Amoeblog

Happy Missouri Day! - Yup, It's aready been a yurr since the last'n

Posted by Eric Brightwell, October 15, 2008 12:42am | Post a Comment
MISSOURI DAY

The 3rd Wednesday of the October, this year the 15th.

Map of Missouri
Pendersleigh & Sons' Official Map of Missouri


In my experience, when you'ins tell people you’re from Missouri, most people reply self-satisfiedly with "don't you mean Missouruh?" or, alternately, "where is Missouri? I don’t think I’ve ever been there."

Whether Missouri is Lower Midwestern or Upper Southern (or the Border South or, the Upland South, or less commonly today, the Yeoman South) is a somewhat common debate amongst Missourians... at least on the internet.

In my experience, Missouri's Midwestern neighbors, centered along the Great Lakes, (haters) tend to disparage Mighty Mo as a hick state whurr test scores are low, the accent is ugly and you'ins can buy fireworks, liquor and ammo... all in the same place.

Missouri's neighbors in the Deep South (also haters) usually don't consider it to be Southern because Missouri didn't side with the South in the Civil War (well, that's complicated-- thurr were 30,000 gray and 109,000 blue) and because South Coasters love to equate the entire South with just the Deep South aka the Lower South aka the Plantation South.

As far as Southern credentials go, Mark Twain, Langston Hughes, Thomas Hart Benton all seem fairly Southern, do they not? On the other hand, natives like T.S. Elliot, William Burroughs and Maya Angelou don’t so much, huh? Cultural cringe I reckon, plays a part in this confusion, as do geographical overlap and historical shifts.

Roy Buchanan

Posted by Whitmore, August 15, 2008 12:33am | Post a Comment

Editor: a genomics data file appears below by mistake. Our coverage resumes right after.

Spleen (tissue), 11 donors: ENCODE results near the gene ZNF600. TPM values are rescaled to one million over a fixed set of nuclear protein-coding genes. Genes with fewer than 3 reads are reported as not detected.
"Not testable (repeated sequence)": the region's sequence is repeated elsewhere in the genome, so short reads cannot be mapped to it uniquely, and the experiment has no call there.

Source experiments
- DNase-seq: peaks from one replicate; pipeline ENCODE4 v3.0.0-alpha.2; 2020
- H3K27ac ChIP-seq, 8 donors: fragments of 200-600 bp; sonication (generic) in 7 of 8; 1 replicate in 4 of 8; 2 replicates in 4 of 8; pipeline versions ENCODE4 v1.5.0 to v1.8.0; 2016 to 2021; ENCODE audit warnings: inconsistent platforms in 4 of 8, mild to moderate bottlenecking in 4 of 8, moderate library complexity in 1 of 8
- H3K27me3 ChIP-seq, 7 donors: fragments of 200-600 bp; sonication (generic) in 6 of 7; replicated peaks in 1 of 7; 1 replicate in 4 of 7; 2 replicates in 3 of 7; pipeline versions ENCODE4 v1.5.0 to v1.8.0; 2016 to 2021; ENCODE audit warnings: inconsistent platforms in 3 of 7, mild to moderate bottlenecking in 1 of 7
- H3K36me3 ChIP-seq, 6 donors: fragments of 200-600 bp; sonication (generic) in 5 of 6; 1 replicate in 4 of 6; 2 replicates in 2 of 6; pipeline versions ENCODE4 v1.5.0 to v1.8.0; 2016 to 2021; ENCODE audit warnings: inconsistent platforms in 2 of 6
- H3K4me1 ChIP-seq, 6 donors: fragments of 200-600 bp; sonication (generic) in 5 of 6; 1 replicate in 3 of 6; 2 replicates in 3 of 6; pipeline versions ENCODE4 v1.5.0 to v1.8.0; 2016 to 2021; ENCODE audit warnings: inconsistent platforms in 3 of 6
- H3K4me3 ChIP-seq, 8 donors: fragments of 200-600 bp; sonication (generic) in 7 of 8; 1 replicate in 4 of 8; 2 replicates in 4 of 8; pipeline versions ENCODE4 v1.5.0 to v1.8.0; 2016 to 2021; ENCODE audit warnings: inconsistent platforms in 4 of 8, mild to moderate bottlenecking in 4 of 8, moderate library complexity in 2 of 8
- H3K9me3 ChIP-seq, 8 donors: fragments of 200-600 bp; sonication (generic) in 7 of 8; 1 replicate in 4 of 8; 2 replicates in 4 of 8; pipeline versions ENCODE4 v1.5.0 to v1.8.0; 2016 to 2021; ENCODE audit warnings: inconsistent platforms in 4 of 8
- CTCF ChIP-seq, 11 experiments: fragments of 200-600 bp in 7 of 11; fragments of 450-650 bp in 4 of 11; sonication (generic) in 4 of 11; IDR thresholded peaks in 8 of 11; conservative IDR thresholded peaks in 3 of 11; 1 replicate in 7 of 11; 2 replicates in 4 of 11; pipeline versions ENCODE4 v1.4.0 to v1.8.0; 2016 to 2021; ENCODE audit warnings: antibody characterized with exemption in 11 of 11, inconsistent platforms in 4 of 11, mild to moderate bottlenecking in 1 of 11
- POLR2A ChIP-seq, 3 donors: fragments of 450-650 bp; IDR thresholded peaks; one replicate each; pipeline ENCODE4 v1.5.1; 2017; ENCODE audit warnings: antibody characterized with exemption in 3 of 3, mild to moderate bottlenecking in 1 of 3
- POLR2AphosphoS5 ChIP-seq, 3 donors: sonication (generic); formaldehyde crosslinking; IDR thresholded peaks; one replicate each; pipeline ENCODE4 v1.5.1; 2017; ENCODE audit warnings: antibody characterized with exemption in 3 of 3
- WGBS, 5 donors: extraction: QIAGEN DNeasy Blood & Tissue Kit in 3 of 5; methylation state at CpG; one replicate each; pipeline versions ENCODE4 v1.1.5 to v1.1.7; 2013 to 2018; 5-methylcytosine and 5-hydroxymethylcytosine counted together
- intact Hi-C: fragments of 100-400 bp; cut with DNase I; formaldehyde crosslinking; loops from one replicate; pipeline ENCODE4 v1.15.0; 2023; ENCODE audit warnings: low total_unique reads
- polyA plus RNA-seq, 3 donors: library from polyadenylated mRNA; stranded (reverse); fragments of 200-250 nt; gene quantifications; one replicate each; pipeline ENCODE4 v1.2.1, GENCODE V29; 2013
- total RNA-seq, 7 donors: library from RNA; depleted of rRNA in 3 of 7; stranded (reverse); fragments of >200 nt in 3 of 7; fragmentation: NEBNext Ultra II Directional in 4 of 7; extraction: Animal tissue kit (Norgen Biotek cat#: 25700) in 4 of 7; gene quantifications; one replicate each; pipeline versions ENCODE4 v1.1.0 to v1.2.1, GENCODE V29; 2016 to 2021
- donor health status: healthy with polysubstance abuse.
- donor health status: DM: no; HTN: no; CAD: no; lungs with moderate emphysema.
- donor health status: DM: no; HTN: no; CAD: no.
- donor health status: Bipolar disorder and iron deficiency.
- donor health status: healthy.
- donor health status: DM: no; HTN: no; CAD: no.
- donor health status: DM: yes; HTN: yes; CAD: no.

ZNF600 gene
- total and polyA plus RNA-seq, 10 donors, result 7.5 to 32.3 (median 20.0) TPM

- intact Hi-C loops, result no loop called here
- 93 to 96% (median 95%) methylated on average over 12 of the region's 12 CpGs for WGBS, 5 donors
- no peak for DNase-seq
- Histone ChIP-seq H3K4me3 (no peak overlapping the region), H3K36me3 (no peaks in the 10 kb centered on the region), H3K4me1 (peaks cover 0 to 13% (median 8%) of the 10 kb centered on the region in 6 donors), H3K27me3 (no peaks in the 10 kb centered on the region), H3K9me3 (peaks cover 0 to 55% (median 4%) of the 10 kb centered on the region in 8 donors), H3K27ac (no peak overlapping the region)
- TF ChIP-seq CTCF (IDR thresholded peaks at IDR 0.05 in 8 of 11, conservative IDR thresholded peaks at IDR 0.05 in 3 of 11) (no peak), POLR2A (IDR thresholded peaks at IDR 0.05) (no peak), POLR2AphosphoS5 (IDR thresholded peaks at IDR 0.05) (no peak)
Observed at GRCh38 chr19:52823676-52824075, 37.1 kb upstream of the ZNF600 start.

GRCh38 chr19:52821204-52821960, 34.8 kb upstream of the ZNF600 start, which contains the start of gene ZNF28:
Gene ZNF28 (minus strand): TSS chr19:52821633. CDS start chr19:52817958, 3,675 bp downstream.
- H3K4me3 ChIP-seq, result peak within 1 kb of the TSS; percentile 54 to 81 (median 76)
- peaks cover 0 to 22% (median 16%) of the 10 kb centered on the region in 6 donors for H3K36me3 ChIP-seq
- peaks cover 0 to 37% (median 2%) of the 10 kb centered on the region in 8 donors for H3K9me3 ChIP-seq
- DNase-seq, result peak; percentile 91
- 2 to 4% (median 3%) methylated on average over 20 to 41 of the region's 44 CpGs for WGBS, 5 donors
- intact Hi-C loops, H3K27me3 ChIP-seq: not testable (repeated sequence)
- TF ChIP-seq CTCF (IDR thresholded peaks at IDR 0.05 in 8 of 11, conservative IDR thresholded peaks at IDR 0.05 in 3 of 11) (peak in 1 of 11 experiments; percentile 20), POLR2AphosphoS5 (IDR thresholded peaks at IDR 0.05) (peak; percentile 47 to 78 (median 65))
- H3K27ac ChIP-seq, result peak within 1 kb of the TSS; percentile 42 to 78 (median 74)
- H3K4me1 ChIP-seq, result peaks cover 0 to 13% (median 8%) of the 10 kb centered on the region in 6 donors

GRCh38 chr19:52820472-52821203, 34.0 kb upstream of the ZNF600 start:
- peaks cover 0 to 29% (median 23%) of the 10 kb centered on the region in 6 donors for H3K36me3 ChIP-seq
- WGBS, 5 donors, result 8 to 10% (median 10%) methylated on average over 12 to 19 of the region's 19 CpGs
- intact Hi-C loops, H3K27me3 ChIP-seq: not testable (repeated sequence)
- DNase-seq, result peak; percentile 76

When I was a kid my dad surprised me one day when he told me that his two favorite guitarists, hands down, were T-Bone Walker and Roy Buchanan-- two mostly obscure blues guitarists whose lofty talents are usually held in awe by only record collectors and guitar geeks. You would have thought my dad was a blues musician or at least someone with a passion for obscure vinyl … well, no, he just digs music -- he always said he was too busy working, customizing hotrods in those halcyon days of the 1960’s to be anything but a just a fan, but he does play a mean "Malaguena" from the Suite Andalucia by Ernesto Lecuona on classical piano.

Anyway, T-Bone Walker’s most famous number was "Call It Stormy Monday (But Tuesday Is Just As Bad)." His other classic recordings include "T-Bone Shuffle" and the brilliantly understated parable, "Let Your Hair Down, Baby, Let's Have a Natural Ball."  Walker lived to be a reasonably old man, especially by blues standards, passing away in 1975 at the age of 65. Unfortunately, Roy Buchanan’s life didn’t get that distance.  

20 years go today, Roy Buchanan was found hanging in his cell in the Fairfax County Jail in Fairfax, Virginia, by his own shirt, shortly after being arrested and soon after being placed in a holding tank. Buchanan had been picked up by the police earlier in the evening for public intoxication. Though he had a long history of drunken, restless and destructive behavior, many of his fans, friends and family have always doubted the suicide verdict of his death. He was 48.

Countless aficionados in the guitar world have long considered Roy Buchanan one of the finest and most overlooked guitarists of the blues-rock genre. According to legend, Buchanan's soulful and fiery skills led him to being invited to join the Rolling Stones in the late 1960’s. In 1971 Roy Buchanan found his greatest public exposure in an hour long Public Television documentary appropriately titled The Best Unknown Guitarist in the World. For a moment he was famous and in demand, signing a multi-record deal with Polydor. His 1972 self-titled debut contains one of Buchanan's best-known tracks, "The Messiah Will Come Again." Here’s some live footage of that song from a German television show in the early 80’s.

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